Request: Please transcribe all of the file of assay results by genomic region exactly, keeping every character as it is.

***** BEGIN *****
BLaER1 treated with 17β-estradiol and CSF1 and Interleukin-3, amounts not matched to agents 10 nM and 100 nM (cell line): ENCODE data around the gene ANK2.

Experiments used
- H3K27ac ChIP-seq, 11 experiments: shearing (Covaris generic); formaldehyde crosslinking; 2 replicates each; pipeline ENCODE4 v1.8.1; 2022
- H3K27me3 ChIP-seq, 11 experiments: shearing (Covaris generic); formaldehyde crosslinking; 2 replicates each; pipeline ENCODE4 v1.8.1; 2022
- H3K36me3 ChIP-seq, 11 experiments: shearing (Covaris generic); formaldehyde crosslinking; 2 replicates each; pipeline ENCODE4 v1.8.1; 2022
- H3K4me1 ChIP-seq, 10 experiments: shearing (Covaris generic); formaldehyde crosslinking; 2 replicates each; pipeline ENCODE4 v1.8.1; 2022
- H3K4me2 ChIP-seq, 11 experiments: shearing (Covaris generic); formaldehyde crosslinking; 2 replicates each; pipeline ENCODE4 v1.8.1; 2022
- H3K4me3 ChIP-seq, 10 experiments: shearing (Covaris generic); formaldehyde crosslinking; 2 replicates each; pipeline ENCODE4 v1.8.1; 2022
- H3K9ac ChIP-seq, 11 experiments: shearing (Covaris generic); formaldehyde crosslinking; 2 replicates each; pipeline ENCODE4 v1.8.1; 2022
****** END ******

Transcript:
BLaER1 treated with 17β-estradiol and CSF1 and Interleukin-3, amounts not matched to agents 10 nM and 100 nM (cell line): ENCODE data around the gene ANK2.

Experiments used
- H3K27ac ChIP-seq, 11 experiments: shearing (Covaris generic); formaldehyde crosslinking; 2 replicates each; pipeline ENCODE4 v1.8.1; 2022
- H3K27me3 ChIP-seq, 11 experiments: shearing (Covaris generic); formaldehyde crosslinking; 2 replicates each; pipeline ENCODE4 v1.8.1; 2022
- H3K36me3 ChIP-seq, 11 experiments: shearing (Covaris generic); formaldehyde crosslinking; 2 replicates each; pipeline ENCODE4 v1.8.1; 2022
- H3K4me1 ChIP-seq, 10 experiments: shearing (Covaris generic); formaldehyde crosslinking; 2 replicates each; pipeline ENCODE4 v1.8.1; 2022
- H3K4me2 ChIP-seq, 11 experiments: shearing (Covaris generic); formaldehyde crosslinking; 2 replicates each; pipeline ENCODE4 v1.8.1; 2022
- H3K4me3 ChIP-seq, 10 experiments: shearing (Covaris generic); formaldehyde crosslinking; 2 replicates each; pipeline ENCODE4 v1.8.1; 2022
- H3K9ac ChIP-seq, 11 experiments: shearing (Covaris generic); formaldehyde crosslinking; 2 replicates each; pipeline ENCODE4 v1.8.1; 2022